A clever way to promote on-premise sustainability

Whenever and wherever I travel, I always visit at least one new coffeehouse (preferably more if time permits). Recently I was in Davis, California (outside of Sacramento) for a conference. Although it was a quick trip – rarely leaving the UC Davis campus – I had time to walk around the town on the final day before heading to the airport. As I was in California for a tea event, I was craving a decent cup of coffee, and lucky for me, I didn’t have to walk far before finding a Philz Coffee.

While waiting for my coffee (I believe I ordered a cup of the Tesora with notes of caramel, nuts and butter) to be prepared, I noticed a couple of shelves holding ceramic mugs near the checkout counter. I thought they were were retail items but upon closer inspection, I realized that rather than an assortment of souvenir mugs sporting the Philz Coffee logo, the “Mug Wall” was filled with customers’ personal mugs.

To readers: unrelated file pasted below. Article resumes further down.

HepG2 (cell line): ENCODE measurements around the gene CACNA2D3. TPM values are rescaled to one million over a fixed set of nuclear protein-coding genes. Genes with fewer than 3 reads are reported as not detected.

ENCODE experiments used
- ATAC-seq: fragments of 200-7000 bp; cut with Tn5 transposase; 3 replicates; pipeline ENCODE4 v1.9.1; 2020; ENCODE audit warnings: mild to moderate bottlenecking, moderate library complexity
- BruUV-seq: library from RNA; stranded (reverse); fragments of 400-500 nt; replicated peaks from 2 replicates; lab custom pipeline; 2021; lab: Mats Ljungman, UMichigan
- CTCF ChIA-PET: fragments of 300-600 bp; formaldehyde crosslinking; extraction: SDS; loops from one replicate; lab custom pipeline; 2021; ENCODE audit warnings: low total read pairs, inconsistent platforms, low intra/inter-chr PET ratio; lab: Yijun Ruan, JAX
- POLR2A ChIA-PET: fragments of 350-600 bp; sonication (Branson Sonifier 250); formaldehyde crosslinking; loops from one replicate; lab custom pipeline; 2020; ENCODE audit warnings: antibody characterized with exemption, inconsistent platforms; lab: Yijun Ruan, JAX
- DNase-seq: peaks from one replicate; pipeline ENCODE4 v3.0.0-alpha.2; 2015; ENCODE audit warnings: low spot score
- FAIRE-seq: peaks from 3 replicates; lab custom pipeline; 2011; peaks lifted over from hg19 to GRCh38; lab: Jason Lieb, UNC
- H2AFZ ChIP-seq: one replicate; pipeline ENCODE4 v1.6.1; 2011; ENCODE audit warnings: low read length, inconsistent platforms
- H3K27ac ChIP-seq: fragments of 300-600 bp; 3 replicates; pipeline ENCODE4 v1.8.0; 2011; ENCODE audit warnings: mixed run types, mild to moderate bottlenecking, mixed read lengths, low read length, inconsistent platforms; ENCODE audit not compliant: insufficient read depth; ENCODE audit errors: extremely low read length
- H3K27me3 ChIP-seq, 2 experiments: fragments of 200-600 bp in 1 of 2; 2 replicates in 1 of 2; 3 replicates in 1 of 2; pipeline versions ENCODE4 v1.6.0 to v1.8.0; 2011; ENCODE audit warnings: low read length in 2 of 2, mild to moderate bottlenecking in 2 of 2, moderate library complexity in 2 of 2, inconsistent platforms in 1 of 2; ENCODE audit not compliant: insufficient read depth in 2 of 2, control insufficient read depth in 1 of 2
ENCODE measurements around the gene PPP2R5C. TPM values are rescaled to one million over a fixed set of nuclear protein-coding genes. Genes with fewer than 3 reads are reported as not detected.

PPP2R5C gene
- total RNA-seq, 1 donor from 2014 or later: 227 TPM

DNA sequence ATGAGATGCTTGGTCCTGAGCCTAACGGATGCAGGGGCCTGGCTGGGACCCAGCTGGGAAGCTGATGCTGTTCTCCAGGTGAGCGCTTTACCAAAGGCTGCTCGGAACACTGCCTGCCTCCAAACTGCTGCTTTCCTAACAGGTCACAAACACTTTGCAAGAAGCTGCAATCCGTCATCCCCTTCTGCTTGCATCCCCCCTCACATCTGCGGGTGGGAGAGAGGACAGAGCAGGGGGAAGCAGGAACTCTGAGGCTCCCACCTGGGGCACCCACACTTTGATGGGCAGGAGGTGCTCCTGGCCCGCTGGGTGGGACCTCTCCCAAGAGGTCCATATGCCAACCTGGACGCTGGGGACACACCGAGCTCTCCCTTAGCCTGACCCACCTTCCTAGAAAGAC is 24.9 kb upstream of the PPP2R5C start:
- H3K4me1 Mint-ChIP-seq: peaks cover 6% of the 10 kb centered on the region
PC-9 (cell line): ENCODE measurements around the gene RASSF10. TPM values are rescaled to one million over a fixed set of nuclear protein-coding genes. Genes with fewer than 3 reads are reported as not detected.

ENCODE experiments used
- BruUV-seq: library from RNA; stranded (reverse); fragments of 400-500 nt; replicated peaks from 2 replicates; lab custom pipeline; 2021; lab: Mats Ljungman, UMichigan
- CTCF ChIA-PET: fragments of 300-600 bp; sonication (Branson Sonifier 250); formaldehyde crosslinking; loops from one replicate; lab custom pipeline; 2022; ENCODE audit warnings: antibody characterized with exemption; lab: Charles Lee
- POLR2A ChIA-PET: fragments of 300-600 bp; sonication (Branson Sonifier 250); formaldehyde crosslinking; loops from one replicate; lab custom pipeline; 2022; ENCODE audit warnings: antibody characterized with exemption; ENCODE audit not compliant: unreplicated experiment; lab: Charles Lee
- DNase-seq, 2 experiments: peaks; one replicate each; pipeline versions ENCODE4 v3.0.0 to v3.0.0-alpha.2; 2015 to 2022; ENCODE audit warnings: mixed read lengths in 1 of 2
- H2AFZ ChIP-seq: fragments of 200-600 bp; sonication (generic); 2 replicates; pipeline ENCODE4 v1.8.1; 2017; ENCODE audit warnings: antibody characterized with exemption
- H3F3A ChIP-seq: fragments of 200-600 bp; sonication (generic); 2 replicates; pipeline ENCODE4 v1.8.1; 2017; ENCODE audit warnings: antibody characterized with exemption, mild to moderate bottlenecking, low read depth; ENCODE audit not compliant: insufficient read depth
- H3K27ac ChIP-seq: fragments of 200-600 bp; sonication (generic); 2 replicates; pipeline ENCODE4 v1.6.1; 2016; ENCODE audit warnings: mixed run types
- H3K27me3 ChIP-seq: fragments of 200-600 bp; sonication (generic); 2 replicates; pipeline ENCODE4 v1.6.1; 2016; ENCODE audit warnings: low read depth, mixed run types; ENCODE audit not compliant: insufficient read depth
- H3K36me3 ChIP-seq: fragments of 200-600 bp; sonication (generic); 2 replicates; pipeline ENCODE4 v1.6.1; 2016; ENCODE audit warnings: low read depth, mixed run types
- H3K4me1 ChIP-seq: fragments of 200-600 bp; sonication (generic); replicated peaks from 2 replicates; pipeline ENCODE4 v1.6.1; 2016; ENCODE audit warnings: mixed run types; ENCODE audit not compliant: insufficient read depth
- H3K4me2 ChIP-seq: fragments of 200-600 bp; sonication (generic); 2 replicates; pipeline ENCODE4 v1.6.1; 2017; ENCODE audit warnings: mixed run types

A clever approach to enhance sustainability within its coffeehouse, Philz invites customers to bring in their own mugs. If they use their own mugs, customers are charged the price of a small coffee (around USD $3.60 depending on the blend). When they finish drinking their coffee, customers may leave their mugs in the dish return bin, after which Philz employees will wash the mugs and place them on the shelf. So, every time the customer returns to Philz Coffee, their clean mug is waiting for them.

If a customer wants to dine in and drink out of a mug but has not yet brought their own, they may ask a barista to borrow a community mug.

I’ve never seen this type of program in a coffeehouse before, so I do not know if Philz Coffee is the first to employ this tactic, but I find it an inventive way to encourage recyclability and reusability on-premise. While I doubt this initiative would work in coffeehouses located in cities with large populations and heavy foot traffic, in a college town like Davis (the university is also one of the top agronomy schools in the world) that is filled with sustainability-oriented Gen Z students, it seems like an ideal plan.

  • Vanessa L. Facenda, editor Tea & Coffee Trade Journal. She may be contacted via [email protected]

Image courtesy of Vanessa L. Facenda

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